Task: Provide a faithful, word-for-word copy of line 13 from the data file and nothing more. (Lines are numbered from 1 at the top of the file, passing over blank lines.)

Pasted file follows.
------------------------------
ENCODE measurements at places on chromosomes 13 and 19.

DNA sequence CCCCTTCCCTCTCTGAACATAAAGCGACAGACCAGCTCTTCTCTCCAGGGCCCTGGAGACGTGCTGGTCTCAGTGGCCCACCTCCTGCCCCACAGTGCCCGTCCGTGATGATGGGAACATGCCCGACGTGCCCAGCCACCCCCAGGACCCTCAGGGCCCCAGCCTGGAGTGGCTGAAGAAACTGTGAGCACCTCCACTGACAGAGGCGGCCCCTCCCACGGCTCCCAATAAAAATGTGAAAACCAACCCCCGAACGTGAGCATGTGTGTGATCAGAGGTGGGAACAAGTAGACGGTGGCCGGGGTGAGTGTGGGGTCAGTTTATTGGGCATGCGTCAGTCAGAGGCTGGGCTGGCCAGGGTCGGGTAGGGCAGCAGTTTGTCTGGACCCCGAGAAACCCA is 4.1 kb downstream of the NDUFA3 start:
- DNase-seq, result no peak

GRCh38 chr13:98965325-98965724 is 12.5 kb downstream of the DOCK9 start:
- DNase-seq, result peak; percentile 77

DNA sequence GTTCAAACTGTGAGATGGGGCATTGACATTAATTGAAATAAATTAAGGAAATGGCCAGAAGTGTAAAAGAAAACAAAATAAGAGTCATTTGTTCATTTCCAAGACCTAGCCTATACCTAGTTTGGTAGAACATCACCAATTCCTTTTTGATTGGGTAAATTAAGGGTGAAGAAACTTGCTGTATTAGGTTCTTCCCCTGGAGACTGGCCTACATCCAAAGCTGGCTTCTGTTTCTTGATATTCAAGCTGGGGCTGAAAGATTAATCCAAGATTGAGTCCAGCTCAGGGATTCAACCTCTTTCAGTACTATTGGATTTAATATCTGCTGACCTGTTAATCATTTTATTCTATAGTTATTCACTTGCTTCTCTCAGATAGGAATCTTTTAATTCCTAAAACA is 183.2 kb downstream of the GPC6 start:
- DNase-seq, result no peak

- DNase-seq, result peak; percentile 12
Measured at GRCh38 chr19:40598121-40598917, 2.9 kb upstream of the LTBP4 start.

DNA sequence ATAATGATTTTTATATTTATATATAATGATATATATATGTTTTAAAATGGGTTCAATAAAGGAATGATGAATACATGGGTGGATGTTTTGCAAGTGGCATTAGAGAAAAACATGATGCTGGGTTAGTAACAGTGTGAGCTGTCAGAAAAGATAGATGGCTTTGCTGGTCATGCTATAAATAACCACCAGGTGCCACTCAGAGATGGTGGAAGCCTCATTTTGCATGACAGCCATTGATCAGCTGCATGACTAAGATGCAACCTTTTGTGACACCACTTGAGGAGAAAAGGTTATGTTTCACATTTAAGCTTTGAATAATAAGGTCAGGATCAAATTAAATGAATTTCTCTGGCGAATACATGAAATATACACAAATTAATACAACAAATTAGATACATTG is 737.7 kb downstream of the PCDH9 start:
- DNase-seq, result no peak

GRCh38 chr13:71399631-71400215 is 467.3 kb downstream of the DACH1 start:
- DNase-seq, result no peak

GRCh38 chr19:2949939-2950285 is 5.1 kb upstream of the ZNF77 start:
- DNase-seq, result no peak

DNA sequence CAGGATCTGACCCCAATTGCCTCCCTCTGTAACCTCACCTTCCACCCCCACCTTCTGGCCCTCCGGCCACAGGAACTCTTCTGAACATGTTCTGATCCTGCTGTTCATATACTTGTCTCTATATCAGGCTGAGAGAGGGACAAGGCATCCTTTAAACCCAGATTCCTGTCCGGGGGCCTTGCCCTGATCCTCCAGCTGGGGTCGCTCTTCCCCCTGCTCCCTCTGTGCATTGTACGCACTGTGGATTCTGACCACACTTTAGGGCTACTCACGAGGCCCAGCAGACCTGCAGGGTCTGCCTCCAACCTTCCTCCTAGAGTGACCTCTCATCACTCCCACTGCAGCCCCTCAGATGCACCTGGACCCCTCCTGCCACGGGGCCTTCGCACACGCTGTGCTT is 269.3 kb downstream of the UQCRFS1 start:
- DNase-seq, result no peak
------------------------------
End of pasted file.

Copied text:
- DNase-seq, result no peak